The National Headache Foundation estimates roughly 37 million Americans suffer from migraine headaches.
More women than men suffer symptoms, which can include a combination of nausea, vomiting and sensitivity to light and noise.
The exact cause of different headaches is still unclear.
For those who find their migraine pain debilitating and chronic, the University of Kansas Hospital offers cutting-edge treatments that have only been approved in the last couple of years.
Diane Franklin has been suffering from headaches for the last seven months.
"On a scale of 1 to 10, usually about a 6 is what I go to bed with, which in some cases might not sound bad, but when that's all you have and that's what you think about all day long, it's hard," she said.
She is a perfect candidate to receive the SphenoCath.
Dr. Zach Collins, the only doctor in the metro to use the SphenoCath, uses what he calls an “inelegant catheter” that goes up the nasal passage.
"What we're trying to do is a nerve block," he said. "Basically, we're administering high-strength lidocaine in that area to numb up those nerves, to basically relieve someone's headache. What we do know is that it works for migraines. It works for chronic daily headaches. It's not as good for things like tension or cluster headaches."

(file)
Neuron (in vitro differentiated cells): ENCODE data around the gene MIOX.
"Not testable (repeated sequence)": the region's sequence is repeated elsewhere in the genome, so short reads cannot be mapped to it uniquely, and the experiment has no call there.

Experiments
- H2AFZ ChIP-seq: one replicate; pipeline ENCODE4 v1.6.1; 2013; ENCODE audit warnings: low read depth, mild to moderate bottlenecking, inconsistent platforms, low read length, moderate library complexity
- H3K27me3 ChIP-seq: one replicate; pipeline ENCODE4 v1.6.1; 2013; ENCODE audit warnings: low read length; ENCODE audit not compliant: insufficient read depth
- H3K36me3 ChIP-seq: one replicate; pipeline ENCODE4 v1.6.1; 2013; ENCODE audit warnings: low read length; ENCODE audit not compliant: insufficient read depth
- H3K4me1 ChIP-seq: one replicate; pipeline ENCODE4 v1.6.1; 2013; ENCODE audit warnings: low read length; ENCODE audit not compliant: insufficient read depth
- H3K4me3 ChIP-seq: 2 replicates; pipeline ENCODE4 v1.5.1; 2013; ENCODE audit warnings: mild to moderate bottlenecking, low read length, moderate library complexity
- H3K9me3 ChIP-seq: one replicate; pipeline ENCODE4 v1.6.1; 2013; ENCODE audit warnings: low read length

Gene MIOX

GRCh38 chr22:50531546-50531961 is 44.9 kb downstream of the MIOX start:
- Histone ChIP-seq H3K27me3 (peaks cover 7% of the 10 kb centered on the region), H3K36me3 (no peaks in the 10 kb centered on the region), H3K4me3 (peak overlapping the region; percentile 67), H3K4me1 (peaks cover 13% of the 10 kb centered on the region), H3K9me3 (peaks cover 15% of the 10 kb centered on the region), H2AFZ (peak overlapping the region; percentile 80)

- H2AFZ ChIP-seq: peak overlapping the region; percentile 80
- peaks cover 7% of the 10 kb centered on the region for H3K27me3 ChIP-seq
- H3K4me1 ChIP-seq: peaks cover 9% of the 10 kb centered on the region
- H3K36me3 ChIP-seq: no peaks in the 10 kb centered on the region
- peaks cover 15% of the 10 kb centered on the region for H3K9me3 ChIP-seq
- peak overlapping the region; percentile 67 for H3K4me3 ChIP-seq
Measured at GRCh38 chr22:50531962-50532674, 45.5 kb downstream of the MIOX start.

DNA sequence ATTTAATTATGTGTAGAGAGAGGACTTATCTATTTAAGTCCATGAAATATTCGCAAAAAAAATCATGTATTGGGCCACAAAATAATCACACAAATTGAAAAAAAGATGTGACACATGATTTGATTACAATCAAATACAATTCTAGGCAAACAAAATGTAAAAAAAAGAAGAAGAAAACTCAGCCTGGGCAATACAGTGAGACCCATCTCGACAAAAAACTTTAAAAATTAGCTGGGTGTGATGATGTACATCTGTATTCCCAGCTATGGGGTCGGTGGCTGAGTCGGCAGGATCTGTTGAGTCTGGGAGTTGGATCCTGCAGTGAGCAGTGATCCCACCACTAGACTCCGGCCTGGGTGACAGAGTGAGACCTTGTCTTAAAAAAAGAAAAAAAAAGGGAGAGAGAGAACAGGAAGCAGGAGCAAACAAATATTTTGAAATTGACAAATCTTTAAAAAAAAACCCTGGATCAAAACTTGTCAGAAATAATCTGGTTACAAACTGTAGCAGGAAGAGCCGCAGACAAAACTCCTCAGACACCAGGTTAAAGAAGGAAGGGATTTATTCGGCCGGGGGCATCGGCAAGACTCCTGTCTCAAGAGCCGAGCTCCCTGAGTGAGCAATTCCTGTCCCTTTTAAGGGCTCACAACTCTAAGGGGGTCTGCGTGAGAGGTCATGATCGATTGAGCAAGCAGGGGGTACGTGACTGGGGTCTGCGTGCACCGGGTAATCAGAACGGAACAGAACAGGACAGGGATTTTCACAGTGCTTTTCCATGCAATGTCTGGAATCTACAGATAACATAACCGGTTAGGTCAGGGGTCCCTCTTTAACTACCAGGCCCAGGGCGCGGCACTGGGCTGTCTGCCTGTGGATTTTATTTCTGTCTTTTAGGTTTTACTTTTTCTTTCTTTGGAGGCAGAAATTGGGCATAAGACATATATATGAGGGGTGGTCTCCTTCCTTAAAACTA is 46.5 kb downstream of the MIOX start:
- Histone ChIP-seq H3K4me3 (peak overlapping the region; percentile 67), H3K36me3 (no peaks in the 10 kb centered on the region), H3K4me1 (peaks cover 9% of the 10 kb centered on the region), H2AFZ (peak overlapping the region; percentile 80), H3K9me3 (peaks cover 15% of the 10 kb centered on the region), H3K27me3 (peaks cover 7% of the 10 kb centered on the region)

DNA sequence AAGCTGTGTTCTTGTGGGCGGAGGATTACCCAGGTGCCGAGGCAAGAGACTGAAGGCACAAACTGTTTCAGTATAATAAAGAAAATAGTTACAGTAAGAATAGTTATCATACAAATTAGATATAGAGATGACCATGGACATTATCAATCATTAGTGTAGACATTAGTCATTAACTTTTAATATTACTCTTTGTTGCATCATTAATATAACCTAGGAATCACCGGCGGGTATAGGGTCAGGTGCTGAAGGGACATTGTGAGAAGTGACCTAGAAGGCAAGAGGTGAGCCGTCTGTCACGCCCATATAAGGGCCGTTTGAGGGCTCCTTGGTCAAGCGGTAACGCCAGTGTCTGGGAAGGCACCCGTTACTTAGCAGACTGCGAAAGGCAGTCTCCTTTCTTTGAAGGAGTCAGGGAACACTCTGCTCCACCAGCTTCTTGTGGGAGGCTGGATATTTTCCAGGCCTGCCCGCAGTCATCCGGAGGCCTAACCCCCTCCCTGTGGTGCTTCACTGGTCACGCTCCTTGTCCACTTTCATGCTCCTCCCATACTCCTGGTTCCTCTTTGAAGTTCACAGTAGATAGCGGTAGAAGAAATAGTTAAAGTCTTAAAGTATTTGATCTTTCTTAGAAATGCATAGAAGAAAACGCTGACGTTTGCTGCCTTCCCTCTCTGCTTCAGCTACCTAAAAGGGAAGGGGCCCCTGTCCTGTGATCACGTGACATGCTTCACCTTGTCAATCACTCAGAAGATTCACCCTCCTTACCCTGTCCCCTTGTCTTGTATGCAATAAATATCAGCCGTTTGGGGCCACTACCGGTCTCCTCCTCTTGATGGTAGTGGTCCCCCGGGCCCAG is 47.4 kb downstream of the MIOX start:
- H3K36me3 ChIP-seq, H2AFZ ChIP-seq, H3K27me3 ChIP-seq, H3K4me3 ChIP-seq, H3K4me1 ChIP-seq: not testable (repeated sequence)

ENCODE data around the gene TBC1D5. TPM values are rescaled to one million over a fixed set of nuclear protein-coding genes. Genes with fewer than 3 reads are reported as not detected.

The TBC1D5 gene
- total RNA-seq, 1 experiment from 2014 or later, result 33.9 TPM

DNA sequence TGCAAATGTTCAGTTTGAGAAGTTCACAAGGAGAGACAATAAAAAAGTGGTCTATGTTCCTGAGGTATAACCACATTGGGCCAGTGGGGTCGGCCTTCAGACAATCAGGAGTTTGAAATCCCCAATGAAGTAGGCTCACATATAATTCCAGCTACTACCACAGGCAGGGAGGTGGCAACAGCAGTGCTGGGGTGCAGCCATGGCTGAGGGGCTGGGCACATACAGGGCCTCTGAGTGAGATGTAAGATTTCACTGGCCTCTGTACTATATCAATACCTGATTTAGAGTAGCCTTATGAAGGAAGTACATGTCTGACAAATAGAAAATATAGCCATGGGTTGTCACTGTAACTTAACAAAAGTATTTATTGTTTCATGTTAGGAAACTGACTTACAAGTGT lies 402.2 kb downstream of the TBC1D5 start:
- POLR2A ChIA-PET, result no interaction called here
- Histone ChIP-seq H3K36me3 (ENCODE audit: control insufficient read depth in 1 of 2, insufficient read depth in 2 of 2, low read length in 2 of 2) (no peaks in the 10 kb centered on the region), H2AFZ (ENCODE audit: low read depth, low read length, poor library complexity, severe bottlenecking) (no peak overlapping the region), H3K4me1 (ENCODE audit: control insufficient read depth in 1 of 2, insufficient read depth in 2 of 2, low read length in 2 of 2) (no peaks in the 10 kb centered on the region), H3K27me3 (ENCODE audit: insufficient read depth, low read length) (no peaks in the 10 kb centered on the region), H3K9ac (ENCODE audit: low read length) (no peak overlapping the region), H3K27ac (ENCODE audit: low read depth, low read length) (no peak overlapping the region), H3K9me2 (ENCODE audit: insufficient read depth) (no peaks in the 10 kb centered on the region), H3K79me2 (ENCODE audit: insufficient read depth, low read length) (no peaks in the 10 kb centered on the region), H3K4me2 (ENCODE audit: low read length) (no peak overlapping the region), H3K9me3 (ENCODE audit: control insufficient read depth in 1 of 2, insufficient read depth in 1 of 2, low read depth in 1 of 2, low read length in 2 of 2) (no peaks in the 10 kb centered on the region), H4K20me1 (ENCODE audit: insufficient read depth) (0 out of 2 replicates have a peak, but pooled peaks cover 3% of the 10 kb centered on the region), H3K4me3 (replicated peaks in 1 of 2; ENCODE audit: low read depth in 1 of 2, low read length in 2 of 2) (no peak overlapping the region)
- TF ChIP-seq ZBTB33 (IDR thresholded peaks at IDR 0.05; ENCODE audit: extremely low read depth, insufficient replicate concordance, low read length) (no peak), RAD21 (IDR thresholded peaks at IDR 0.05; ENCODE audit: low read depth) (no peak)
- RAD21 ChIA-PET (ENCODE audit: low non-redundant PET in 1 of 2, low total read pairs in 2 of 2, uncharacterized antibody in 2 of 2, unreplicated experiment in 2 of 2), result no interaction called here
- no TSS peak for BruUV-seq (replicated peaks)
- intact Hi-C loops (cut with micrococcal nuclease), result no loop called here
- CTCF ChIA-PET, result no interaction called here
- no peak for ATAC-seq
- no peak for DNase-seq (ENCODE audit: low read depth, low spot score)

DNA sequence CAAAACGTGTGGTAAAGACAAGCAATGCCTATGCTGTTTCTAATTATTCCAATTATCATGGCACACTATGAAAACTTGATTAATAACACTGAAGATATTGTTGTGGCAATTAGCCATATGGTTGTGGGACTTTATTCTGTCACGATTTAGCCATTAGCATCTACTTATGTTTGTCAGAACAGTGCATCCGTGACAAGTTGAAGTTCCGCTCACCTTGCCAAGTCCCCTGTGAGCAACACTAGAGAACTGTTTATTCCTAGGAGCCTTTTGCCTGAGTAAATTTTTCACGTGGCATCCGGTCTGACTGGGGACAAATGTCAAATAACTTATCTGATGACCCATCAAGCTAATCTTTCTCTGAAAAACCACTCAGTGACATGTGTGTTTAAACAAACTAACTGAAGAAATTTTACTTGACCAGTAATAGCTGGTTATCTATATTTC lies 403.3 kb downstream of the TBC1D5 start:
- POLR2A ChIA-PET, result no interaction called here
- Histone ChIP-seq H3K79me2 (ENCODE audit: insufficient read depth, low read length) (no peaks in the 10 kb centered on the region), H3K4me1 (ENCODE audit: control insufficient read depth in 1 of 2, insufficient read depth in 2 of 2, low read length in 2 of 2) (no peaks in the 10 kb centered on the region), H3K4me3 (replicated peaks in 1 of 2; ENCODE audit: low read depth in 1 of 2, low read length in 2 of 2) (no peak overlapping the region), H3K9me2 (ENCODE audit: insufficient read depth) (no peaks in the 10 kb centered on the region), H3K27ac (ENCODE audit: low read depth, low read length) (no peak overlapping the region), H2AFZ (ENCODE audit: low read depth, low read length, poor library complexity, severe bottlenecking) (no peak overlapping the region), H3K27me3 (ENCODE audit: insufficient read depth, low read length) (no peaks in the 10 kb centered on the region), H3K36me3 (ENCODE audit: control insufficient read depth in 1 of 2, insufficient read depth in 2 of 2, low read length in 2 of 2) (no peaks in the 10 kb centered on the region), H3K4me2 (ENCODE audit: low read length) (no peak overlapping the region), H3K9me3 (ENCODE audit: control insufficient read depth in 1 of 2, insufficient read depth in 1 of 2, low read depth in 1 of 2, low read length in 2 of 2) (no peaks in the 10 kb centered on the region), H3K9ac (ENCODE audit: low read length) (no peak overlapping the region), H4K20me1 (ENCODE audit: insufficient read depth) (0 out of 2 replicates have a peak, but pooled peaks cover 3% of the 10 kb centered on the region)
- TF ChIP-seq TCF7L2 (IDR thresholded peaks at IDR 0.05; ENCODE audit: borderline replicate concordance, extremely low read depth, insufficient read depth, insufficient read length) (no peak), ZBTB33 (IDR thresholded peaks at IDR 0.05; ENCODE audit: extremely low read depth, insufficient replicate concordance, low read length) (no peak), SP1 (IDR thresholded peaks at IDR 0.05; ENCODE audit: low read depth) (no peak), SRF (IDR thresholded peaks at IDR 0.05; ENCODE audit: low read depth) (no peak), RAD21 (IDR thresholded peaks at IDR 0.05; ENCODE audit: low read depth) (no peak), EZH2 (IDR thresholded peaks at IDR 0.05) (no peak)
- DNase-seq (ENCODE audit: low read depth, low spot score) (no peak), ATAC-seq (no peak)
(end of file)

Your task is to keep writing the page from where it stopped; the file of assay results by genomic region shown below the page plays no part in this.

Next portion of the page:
The non-invasive procedure, which is usually covered by insurance, takes about five minutes. Only a dab of topical cream is applied to numb the surface of the nose.
“Actually, my doctor explained it would be painful, but it really wasn't," said Franklin. "It was uncomfortable but really wasn't painful."
Patients like Franklin spend another five minutes in recovery before going home.
Dr. Collins says he’s seen patients come in with pain at a level “10” and leave with a “1.”
That relief can last anywhere from weeks to months, after which, patients would have to go in for another SphenoCath procedure.
The other treatment doctors at the University of Kansas Hospital are prescribing for their patients is the Cefaly device.
Neurologist Dr. Deetra Ford said users wear it like a headband.
“It's basically an electronic stimulation to your nerves," she said. "And we think that is where possibly the headaches start originating from, and that is able to then stop that process."
There are a few things to consider. The FDA-approved Cefaly device is for migraine prevention only, and users must wear it 20 minutes every day for it to be effective.
It costs about $350 and is not covered by most insurance plans, but you still need a prescription from your doctor to use it.
However, Ford pointed out: “It's a very good option for people not looking for a chronic oral daily medication to prevent their headaches in that regard. It does require more studies because so far, we know that the device is no better than oral medications, and they still are a little more efficacious than the device is right now."
If you suffer from migraines or frequent headaches, you should see a neurologist before seeking these new treatments. They might recommend triptans or other medications, meditation or biofeedback before pursuing advanced treatments like SphenoCath or even Botox.
Jane Monreal can be reached at email@example.com.